The state should shut down Post Falls’ 911 center now that the county’s version is running smoothly, sheriff’s officials said Monday.
Kootenai County Sheriff Pierce Clegg contends the city’s emergency dispatch operation is illegal and wastes taxpayer money by duplicating a public service.
He urged the Idaho Attorney General’s office to force a merger of the two systems, according to a March 23 letter to Attorney General Al Lance.
“This controversy has been going on too long now, and must be addressed immediately,” the letter states.
Lance’s office received the letter Monday. A spokesman said a response would be issued within a month.
Mayor Jim Hammond said Monday his city is “on firm legal ground.” He has no plans to merge unless compelled to by the state.
“This is the first time in all the years we’ve been operating that the legality of our operation has been questioned,” Hammond said. “The level of service we’re providing now is such that we would not opt to join.”
Post Falls and the county have battled for years over 911 consolidation. Post Falls has maintained it can serve area residents better than the county.
“Things have been going fairly smoothly and this just opens up old wounds,” said Post Falls Police Chief Cliff Hayes.
The city’s center has been open since the early 1980s and takes emergency calls from the Rathdrum, Post Falls and Hauser Lake areas.
Residents approved a countywide center in a 1991 election. The county’s center opened in spring of 1993 and serves the remaining areas.
Sheriff’s officials admit the center has had more than its share of problems.
The first 911 director quit. Less than six months later, county commissioners fired new director Bert Rorhbach.
Former commissioner Mike Anderson took over as interim director and was promptly hounded out following complaints that he politicized the operation.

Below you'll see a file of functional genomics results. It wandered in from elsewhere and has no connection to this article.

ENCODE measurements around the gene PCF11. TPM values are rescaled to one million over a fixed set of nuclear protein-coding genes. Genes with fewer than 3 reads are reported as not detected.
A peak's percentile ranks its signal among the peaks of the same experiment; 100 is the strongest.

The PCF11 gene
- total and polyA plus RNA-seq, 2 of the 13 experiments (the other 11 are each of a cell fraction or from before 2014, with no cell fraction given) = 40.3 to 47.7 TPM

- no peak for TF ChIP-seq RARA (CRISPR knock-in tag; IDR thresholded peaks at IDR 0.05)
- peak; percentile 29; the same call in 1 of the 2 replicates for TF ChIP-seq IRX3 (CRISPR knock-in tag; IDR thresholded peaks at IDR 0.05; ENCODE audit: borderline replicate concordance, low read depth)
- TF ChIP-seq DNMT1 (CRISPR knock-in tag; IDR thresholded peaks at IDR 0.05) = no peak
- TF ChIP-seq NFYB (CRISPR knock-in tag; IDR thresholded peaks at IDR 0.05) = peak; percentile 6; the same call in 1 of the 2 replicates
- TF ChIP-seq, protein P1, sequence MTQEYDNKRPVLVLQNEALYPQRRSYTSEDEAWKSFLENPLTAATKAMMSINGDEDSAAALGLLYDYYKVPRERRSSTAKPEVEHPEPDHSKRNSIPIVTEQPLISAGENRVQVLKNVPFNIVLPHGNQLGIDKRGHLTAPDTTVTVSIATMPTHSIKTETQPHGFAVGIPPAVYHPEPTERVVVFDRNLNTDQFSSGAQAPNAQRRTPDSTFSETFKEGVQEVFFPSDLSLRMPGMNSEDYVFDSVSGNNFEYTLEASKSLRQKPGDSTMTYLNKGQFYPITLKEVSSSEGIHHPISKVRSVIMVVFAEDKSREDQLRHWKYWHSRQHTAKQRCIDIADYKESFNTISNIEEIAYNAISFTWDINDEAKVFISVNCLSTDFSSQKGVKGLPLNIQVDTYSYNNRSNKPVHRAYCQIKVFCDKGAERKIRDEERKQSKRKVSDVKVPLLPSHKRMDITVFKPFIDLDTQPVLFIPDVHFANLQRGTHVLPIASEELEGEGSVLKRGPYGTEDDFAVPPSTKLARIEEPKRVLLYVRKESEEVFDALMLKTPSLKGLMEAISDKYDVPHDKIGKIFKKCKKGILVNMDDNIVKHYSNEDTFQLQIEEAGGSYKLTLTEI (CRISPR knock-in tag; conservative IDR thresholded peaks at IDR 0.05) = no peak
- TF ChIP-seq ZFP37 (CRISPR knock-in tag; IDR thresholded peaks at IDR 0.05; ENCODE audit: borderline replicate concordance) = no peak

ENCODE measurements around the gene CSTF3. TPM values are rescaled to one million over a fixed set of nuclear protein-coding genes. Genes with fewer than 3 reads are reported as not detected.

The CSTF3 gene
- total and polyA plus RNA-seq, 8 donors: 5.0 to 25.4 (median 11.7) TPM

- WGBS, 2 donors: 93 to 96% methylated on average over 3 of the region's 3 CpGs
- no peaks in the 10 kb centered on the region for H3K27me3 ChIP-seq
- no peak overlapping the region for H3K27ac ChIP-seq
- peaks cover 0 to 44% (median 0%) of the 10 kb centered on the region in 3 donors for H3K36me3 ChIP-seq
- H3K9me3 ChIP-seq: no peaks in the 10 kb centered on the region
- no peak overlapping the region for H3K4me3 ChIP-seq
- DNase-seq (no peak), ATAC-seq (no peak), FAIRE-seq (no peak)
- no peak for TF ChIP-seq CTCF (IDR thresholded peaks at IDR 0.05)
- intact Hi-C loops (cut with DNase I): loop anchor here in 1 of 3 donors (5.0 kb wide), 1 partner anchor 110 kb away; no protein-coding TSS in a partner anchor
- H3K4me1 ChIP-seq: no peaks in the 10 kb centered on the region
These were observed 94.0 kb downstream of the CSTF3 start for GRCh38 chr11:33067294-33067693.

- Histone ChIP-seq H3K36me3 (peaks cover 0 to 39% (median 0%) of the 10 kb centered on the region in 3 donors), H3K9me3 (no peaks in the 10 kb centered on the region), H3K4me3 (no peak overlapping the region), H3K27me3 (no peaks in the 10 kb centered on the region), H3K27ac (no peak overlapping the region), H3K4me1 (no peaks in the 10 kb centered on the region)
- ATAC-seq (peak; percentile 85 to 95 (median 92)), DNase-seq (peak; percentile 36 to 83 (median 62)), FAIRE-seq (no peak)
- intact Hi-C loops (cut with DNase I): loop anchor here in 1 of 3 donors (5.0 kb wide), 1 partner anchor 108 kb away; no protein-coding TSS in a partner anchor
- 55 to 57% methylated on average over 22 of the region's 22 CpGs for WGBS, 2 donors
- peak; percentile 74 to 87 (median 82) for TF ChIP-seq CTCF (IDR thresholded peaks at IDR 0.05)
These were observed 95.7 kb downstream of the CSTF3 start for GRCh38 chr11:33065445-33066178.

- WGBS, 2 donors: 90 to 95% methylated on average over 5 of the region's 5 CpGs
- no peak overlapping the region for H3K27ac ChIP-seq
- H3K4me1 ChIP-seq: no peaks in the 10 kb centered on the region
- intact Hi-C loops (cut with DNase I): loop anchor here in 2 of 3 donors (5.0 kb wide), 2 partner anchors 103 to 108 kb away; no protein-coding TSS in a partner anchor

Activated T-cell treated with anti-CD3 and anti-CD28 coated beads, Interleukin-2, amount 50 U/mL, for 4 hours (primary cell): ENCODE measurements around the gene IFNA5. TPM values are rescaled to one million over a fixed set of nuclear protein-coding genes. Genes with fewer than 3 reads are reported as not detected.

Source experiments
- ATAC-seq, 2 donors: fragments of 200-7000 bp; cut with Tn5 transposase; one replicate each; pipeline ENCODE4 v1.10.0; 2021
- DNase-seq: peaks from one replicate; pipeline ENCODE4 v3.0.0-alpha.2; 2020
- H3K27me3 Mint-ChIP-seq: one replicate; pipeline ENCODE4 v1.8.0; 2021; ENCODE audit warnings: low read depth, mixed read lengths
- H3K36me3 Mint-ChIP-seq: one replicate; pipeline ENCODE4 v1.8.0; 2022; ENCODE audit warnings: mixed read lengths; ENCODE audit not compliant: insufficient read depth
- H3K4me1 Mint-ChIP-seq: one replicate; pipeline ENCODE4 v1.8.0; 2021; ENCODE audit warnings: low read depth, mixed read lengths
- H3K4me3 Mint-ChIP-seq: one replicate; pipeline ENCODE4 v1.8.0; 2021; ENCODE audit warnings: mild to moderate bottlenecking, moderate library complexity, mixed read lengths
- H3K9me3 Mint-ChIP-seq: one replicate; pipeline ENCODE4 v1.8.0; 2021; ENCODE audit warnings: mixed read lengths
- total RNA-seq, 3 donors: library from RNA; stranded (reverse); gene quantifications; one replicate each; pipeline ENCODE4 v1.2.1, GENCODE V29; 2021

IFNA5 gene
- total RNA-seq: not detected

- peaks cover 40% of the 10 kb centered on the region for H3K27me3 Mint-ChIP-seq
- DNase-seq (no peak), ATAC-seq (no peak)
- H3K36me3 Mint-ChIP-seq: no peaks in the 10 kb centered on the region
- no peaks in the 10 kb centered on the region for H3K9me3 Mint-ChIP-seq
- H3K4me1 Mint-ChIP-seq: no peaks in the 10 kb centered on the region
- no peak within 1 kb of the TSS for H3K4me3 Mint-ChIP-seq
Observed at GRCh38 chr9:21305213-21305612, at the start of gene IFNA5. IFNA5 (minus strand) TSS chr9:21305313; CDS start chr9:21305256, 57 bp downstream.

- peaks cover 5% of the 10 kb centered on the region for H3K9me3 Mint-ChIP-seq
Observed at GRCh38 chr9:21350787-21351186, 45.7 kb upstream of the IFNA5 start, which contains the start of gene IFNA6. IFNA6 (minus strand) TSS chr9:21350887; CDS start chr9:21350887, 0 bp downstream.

Things now have settled down, officials said. After a lengthy search, the county hired director Kent Hall in December. The former communications commander from Austin, Texas, has earned favorable reviews.
“We understand why it didn’t happen sooner, given all the turmoil, but that’s all gone,” said Sheriff’s Lt. Ben Wolfinger. Besides, “it’s the law and the people voted for it and haven’t received it yet.”
The dispute involves three main issues: control, safety and money.
The sheriff’s department points to a section of Idaho law that says once a countywide 911 service has been approved by voters it shall assume control of any existing service.
Post Falls officials contend that since their center was established before July 1987, they are exempt from the law.
Additionally, much of the area served by Post Falls is unincorporated. An emergency call from those areas would go to Post Falls, but would then be rerouted to county dispatchers.
Wolfinger and Hall say that wastes precious time. Hayes says it’s only a matter of seconds.
County officials say it also wastes money through useless duplication.
Money to run both systems comes in part from a $1 surcharge on each county telephone.
Kootenai County’s 911 center employs 28 dispatchers, secretaries and shift leaders. About 45 percent of its $1.2 million budget comes from those fees, said County Clerk Tom Taggart.
The Post Falls center employs 10 people and operates on less than $500,000 a year, said Brent Ramharter, city finance director. Less than 20 percent of that budget comes from the telephone surcharge.
County Commissioner Dick Compton says consolidation would save taxpayers money and would give the county more money to cover areas it covers already. But he wants Post Falls to merge willingly.
“We don’t want to shove it down their throats,” he said.
Hammond said Post Falls will take no action until it hears from Lance’s office.
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